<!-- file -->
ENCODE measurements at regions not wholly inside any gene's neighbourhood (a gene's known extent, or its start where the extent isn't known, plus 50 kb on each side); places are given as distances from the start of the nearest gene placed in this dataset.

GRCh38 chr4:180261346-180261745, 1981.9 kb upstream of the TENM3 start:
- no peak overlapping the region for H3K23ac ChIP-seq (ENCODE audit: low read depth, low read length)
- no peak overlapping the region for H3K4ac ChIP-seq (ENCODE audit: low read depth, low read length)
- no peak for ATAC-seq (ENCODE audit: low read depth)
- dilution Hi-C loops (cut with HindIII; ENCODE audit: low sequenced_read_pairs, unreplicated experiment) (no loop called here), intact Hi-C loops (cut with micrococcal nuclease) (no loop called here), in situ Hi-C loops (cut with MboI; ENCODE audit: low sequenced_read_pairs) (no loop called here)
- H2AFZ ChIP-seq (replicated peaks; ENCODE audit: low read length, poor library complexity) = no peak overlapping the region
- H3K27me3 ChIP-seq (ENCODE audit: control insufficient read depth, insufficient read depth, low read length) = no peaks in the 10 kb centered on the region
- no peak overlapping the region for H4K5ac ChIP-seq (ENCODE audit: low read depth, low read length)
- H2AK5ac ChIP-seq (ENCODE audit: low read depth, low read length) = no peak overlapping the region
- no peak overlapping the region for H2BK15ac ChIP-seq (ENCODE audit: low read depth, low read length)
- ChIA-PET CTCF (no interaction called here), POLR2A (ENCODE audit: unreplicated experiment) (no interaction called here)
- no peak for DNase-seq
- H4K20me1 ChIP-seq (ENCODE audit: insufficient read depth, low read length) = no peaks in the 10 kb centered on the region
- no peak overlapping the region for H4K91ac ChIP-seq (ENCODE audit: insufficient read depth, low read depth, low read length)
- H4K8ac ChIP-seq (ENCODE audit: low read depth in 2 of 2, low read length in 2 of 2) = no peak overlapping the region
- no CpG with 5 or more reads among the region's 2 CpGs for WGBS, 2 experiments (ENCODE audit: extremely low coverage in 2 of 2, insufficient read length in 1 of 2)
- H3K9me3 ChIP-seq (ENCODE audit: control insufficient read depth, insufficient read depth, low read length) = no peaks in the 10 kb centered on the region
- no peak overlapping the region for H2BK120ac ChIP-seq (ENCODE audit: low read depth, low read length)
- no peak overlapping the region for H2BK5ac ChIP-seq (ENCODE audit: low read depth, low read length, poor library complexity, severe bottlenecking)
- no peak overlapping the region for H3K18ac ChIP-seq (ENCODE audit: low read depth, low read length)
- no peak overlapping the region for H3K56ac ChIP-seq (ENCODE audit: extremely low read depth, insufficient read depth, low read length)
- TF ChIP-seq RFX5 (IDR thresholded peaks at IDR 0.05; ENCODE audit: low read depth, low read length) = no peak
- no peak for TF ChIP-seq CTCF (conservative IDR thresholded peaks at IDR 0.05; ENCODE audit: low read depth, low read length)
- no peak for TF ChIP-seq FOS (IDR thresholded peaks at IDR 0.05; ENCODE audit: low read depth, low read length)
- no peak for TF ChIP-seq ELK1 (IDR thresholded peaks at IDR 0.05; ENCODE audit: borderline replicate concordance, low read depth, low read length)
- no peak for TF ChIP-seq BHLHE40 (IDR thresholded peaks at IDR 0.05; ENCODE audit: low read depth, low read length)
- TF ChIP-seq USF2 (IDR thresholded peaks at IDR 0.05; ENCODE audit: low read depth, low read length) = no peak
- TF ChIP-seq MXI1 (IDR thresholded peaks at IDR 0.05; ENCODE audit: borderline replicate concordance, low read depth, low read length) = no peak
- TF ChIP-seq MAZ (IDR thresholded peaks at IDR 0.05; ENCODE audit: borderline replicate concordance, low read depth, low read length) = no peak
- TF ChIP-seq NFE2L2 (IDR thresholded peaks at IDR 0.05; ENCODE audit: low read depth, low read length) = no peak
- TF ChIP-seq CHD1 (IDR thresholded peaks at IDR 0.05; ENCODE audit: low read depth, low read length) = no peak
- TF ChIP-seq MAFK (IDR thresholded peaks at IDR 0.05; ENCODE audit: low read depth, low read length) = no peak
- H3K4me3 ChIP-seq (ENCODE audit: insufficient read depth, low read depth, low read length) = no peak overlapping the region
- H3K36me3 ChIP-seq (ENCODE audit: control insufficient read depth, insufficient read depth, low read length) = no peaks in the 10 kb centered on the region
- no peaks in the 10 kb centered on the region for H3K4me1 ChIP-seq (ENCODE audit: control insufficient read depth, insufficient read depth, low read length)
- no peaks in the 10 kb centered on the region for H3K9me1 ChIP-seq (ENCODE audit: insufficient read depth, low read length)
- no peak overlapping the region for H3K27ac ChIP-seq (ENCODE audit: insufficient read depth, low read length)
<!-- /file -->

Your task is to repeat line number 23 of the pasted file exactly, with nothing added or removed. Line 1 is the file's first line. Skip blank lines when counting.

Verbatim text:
- TF ChIP-seq RFX5 (IDR thresholded peaks at IDR 0.05; ENCODE audit: low read depth, low read length) = no peak